(By Bob McCurdy) We have all been cooped-up for the past several months with “freedom” of movement finally becoming a reality as counties and states begin to lift restrictions. Gradually being able to interact with co-workers and some clients albeit sporadically will be likely ridiculously exhilarating.
With all of the suppressed adrenaline combined with the desire to close some business, there is a chance we might want to talk when we should be listening. So before each sales or phone call, it might not be a bad idea to remind yourself about the importance of active listening and not simply waiting for your turn to speak.
Listening under normal circumstances is critical in sales but over the next few months it might be more important than ever as our clients are likely going to want to communicate their stories and challenges they have faced and continue to face. Letting them do so might serve us quite well.
We not only “learn” when we listen, we also “earn” when we listen, as we are provided clues as to how more effectively present our assets and ideas, but another benefit is that we also convey respect and gain trust.
There is a whole lot of catching up to do and it is best if we let our clients control the conversation. A few thoughts:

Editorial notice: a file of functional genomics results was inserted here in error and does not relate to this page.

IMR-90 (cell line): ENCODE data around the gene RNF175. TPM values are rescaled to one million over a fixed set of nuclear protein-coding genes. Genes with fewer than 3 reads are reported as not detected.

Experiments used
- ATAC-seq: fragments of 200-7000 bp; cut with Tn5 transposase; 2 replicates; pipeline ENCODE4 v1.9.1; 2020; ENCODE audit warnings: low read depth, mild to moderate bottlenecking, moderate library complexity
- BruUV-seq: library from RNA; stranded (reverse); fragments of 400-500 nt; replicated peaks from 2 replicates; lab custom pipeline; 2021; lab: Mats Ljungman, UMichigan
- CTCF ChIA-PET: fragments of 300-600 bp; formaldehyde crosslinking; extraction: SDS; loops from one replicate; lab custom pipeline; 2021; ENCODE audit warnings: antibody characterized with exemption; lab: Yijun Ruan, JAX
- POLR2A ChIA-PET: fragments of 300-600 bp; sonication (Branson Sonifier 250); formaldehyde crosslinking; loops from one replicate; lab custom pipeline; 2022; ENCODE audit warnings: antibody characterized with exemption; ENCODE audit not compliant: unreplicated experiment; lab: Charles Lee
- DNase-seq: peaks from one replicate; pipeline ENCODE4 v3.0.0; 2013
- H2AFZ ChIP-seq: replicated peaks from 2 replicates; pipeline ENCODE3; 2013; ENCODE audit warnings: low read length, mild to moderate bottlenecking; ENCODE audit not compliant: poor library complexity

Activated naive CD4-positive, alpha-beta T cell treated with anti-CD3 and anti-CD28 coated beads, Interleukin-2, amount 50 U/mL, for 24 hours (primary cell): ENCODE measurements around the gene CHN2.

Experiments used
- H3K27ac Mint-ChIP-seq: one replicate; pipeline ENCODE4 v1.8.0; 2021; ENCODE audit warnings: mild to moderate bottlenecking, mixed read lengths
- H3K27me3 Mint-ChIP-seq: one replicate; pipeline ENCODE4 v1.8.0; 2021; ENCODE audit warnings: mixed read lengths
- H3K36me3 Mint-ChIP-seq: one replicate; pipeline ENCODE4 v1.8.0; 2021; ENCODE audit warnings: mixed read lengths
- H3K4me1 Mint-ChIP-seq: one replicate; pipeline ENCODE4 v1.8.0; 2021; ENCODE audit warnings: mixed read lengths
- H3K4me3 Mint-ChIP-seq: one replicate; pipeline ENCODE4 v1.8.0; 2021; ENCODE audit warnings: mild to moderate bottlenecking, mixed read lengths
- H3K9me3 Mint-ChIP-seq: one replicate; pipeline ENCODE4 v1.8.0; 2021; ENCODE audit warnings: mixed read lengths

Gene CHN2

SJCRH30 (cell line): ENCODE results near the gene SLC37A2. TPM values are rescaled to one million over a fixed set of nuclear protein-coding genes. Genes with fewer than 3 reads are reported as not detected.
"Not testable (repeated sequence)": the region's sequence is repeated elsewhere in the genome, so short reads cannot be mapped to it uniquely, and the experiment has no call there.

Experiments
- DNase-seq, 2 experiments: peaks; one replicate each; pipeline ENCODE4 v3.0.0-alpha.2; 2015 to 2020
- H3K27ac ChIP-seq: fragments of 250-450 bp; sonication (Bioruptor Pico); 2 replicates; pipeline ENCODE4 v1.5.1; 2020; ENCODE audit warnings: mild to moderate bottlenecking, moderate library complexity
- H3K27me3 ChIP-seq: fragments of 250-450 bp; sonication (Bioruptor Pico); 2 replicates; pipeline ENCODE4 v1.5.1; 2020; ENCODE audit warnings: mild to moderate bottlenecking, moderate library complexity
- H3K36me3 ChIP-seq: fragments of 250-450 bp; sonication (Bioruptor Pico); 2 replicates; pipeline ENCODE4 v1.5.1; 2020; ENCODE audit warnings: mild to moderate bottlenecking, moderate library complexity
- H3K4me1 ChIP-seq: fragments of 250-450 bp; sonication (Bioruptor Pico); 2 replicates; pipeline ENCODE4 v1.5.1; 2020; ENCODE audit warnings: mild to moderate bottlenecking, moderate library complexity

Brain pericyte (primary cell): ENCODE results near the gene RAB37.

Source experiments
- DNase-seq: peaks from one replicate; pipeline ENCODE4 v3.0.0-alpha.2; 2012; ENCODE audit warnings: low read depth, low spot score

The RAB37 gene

-Avoid being so focused on what you are going to say that you miss what is being said. When concentrating on what you are going to say, you are paying attention to yourself and not the person speaking.
-Listen with empathy. By intently focusing on the speaker, it is easier to see things from their point of view. Seek to understand.
-Slow it down. Take a breath before responding. Even though it might not be the case, it does comes across as more thoughtful.
-Write down any questions you might have prior to the meeting or call. This frees you up to listen.
-Get in the habit of repeating back at least some of what you have heard before launching into a response.
We are all have been guilty of not listening to understand, but waiting for our turn to reply. “Listen” contains the same letters as the word “silent” and when we are silent, we obtain greater insights. It is a good idea in light of the disruption many of our clients have experienced and the uncertainty on their immediate horizon that we remain slightly more silent and circumspect than usual when interacting with them.
Active listening is not easy. It is a skill requiring attention over knowledge, selflessness over self, empathy over indifference and an outward focus over egocentrism.
Over the next few months, it is best to be less concerned about being “heard”. As the Dalai Lama said, “When you talk you are only repeating what you already know. But if you listen, you may learn something new,” and there is a lot of “new” stuff to learn about your clients.
Bob McCurdy is now retired and can be reached at [email protected]